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From Marvin Humphrey <>
Subject Re: [lucy-dev] Schema for searching IRC logs
Date Sun, 20 Feb 2011 23:53:30 GMT
On Sun, Feb 20, 2011 at 07:01:46PM +0100, Moritz Lenz wrote:
> Having each line as a separate document has three disadvantages:
> 1) when displaying the results, I have to construct the context manually
> (so I need to hit the DB to get the rows before and after, which is why
> I don't store the line in the index)

You could theoretically store the entire page with each line.  However, that
would waste space thanks to the redundancy, and so it's probably better to
store the pages in a separate data structure (RDBMS, Berkeley DB, etc), and
retrieve them after getting the results back from the index.

Alternately, consider providing less context: just the lines before and after.

> 2) when paging the search results, I rip apart the last page, because
> the num_wanted option works with rows, not pages.

I don't quite grok what you mean.  However, I can certainly see how there
would be difficulties if you want to display results broken up by "page", but
your engine returns results broken up by "line": you'll have to post-process
the line-based hits to collate the page-based results.  That gets very
complicated as soon as you go past the first SERP.  (SERP = "Search Engine
Results Page", distinct from how you're using the word "page" to describe IRC
log content).

> 3) not sure about this one, but it feels that this solution doesn't
> scale well. I've wait more than half a minute for a query that was
> limited to 100 rows. 

The two fundamentals when optimizing for search speed are RAM and posting list

First, you need enough RAM on the box to fit all of the important index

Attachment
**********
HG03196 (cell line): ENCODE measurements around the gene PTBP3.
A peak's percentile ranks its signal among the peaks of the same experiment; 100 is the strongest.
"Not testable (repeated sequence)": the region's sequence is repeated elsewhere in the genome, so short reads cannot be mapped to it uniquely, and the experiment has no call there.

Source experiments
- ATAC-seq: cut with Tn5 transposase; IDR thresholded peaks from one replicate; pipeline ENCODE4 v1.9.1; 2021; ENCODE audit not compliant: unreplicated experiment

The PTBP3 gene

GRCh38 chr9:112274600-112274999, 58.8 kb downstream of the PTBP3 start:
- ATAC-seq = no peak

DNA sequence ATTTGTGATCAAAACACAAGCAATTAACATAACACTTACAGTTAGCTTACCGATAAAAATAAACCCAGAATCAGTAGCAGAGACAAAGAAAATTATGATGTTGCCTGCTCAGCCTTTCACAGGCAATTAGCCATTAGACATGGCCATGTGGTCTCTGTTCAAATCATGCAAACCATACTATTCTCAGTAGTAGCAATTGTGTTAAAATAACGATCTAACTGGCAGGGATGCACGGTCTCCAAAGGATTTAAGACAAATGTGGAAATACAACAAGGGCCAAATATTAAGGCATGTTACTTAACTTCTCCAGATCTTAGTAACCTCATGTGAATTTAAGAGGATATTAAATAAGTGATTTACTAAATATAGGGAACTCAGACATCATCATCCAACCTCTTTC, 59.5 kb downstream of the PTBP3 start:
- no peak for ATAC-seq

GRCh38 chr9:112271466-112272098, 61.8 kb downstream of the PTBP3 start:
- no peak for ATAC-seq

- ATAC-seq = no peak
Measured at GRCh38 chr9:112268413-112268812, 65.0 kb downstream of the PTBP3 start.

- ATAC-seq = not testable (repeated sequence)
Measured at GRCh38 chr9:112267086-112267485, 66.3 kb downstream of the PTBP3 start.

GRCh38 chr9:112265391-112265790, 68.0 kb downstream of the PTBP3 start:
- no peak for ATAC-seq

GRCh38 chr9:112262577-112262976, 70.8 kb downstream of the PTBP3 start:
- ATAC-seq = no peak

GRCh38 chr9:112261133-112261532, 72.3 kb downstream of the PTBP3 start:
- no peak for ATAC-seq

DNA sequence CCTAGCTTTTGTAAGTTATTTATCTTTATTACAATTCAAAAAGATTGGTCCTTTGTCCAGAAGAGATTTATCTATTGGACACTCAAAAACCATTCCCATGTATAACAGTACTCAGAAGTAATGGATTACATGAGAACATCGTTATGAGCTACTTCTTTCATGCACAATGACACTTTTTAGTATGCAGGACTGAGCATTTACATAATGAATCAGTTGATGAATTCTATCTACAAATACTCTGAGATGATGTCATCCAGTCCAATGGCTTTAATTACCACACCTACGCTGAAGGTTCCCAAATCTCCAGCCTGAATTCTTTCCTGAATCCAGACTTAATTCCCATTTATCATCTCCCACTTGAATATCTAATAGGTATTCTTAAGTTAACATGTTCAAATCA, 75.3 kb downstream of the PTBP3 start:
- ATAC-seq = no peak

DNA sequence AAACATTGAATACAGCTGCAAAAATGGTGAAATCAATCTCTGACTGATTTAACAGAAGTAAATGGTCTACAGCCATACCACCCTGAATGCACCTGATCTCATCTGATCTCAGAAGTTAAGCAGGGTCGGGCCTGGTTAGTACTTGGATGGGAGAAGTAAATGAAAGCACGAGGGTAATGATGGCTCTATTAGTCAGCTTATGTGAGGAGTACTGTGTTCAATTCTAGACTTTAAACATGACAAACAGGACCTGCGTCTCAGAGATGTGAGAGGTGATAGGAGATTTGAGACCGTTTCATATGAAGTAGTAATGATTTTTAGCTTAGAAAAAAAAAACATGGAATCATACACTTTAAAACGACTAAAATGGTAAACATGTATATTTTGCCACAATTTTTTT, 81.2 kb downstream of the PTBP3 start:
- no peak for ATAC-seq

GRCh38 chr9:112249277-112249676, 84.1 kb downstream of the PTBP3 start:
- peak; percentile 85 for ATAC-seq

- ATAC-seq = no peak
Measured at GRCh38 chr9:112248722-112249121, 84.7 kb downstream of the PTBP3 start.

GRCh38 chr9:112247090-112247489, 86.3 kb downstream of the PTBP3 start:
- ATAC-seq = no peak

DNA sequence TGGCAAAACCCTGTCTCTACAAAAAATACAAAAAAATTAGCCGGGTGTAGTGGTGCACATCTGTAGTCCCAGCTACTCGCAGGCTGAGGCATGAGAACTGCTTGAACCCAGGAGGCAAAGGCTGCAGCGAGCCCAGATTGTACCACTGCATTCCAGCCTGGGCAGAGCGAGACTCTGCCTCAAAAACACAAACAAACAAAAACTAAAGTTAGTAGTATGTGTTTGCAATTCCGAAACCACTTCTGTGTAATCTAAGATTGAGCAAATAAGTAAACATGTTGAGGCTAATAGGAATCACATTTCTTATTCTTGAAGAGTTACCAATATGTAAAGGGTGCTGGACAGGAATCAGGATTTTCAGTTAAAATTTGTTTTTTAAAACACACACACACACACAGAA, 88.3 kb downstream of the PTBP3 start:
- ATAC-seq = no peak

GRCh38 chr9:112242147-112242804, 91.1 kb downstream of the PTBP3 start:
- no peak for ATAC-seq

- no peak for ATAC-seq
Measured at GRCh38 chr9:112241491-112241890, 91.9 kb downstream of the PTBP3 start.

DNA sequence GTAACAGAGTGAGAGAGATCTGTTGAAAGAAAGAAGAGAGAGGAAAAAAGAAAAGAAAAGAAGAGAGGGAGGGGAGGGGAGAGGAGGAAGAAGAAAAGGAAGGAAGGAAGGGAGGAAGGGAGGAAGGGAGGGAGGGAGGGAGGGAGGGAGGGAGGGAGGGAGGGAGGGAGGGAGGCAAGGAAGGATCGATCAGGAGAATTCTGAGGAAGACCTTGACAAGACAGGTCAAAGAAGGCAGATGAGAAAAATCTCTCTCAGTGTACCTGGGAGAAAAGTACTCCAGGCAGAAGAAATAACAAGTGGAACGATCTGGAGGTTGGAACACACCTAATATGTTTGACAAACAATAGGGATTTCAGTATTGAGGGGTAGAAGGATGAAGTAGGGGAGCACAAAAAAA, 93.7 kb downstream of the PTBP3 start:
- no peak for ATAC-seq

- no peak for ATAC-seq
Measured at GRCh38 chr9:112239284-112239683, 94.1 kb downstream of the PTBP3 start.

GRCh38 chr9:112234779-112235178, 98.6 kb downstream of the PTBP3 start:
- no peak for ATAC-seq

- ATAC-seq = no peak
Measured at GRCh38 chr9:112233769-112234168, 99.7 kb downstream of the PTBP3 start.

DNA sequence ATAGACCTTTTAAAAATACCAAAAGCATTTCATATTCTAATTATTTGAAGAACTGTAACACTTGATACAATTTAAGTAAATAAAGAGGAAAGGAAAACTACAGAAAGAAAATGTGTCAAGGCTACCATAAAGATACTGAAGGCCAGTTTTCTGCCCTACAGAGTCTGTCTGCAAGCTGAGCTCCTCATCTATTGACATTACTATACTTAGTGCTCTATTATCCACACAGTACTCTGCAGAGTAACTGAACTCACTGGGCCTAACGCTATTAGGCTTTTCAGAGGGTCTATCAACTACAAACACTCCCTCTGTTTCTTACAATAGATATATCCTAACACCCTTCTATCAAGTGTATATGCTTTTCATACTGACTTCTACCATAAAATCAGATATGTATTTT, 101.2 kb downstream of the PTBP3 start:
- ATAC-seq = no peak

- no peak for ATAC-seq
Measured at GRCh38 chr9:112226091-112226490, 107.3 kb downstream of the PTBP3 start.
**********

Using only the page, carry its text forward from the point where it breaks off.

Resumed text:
components (lexicons, posting lists, and sort caches) into the OS cache.  With
millions of records, you are really going to feel it you are hitting the hard

Second, slow queries are almost always slow because some part of the query
matches a very large number of documents -- or to put it into our native
terminology, at least one term has a very large posting list.  Even if the
complete query doesn't match very many documents, it's possible that a
sub-section of the query is slowing things down.  Thus, the process of query
optimization generally involves finding ways to match fewer documents.

Try running this code and see if anything stands out as likely to produce a
large result set:

    use Data::Dumper;
    my $query = $query_parser->parse($query_string);
    warn Dumper($query->dump);

> (Mabe my three sort_specs hurt here?)

Almost certainly not.  Search-time sorting in Lucy/KinoSearch is very fast; we
spend a fair amount of effort building up optimized data structures to support
sorting at index-time.  Thanks to that approach, if anything, the costs of
making additional fields sortable are felt at index-time, not search-time.

> Is there a way to construct my schema in a way to avoid these problems
> (and still allows searching by field)? Something like sub-documents,
> where I have pages as top level documents, and each page can have
> multiple rows?

If I understand correctly, there seem to be inherent difficulties with the
one-to-many relationships in that approach.

If you organize documents by "page", and each "page" has multiple values for
the 'nick' field, you are going to get false positives when filtering by
'nick'.  For instance, if both "chromatic" and "moritz" have authored lines on
a given page, then a filter on "moritz" will fail to exclude nearby content
authored by "chromatic".

Similarly, if you organize documents by page, each now has multiple
'timestamp' values.  How do you know which line within the page caused the
hit, and thus which associated timestamp the result should sort by?

I think the only way to achieve the ideal logical result you've described is
to organize the index with "line" as the top-level document.  However, there
is no question that organizing by "page" would drastically cut down the size
of the posting lists which are being iterated, improving search speed.

Would it be acceptable to modify the spec?

  * Pages are top-level documents.
  * Each page is associated with one timestamp -- the time of the first line.
  * No page can cross multiple days.
  * Pages can have multiple values for 'nick', so filtering on 'nick' limits
    results to pages that an author has participated in, rather than lines
    they've written.

Marvin Humphrey

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